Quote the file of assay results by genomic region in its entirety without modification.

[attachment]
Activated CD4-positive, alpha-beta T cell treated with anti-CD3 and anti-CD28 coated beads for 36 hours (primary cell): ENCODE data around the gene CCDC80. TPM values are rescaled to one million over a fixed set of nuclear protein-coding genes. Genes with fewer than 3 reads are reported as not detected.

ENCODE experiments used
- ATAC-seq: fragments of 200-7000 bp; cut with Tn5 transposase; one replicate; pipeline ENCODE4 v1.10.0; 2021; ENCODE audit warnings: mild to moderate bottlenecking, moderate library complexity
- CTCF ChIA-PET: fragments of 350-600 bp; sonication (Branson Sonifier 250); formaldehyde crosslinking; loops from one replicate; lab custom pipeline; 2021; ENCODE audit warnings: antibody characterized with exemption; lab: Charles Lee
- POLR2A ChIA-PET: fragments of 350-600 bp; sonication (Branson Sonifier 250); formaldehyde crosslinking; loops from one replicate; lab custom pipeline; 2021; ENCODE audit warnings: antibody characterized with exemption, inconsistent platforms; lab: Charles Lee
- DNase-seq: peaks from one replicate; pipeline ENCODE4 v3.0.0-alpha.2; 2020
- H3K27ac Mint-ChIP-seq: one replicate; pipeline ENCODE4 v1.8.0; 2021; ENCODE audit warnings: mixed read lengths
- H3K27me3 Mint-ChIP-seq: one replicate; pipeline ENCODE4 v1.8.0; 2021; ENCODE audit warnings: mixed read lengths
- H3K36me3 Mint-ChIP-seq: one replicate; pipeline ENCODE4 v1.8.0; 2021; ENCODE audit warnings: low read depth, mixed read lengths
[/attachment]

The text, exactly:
Activated CD4-positive, alpha-beta T cell treated with anti-CD3 and anti-CD28 coated beads for 36 hours (primary cell): ENCODE data around the gene CCDC80. TPM values are rescaled to one million over a fixed set of nuclear protein-coding genes. Genes with fewer than 3 reads are reported as not detected.

ENCODE experiments used
- ATAC-seq: fragments of 200-7000 bp; cut with Tn5 transposase; one replicate; pipeline ENCODE4 v1.10.0; 2021; ENCODE audit warnings: mild to moderate bottlenecking, moderate library complexity
- CTCF ChIA-PET: fragments of 350-600 bp; sonication (Branson Sonifier 250); formaldehyde crosslinking; loops from one replicate; lab custom pipeline; 2021; ENCODE audit warnings: antibody characterized with exemption; lab: Charles Lee
- POLR2A ChIA-PET: fragments of 350-600 bp; sonication (Branson Sonifier 250); formaldehyde crosslinking; loops from one replicate; lab custom pipeline; 2021; ENCODE audit warnings: antibody characterized with exemption, inconsistent platforms; lab: Charles Lee
- DNase-seq: peaks from one replicate; pipeline ENCODE4 v3.0.0-alpha.2; 2020
- H3K27ac Mint-ChIP-seq: one replicate; pipeline ENCODE4 v1.8.0; 2021; ENCODE audit warnings: mixed read lengths
- H3K27me3 Mint-ChIP-seq: one replicate; pipeline ENCODE4 v1.8.0; 2021; ENCODE audit warnings: mixed read lengths
- H3K36me3 Mint-ChIP-seq: one replicate; pipeline ENCODE4 v1.8.0; 2021; ENCODE audit warnings: low read depth, mixed read lengths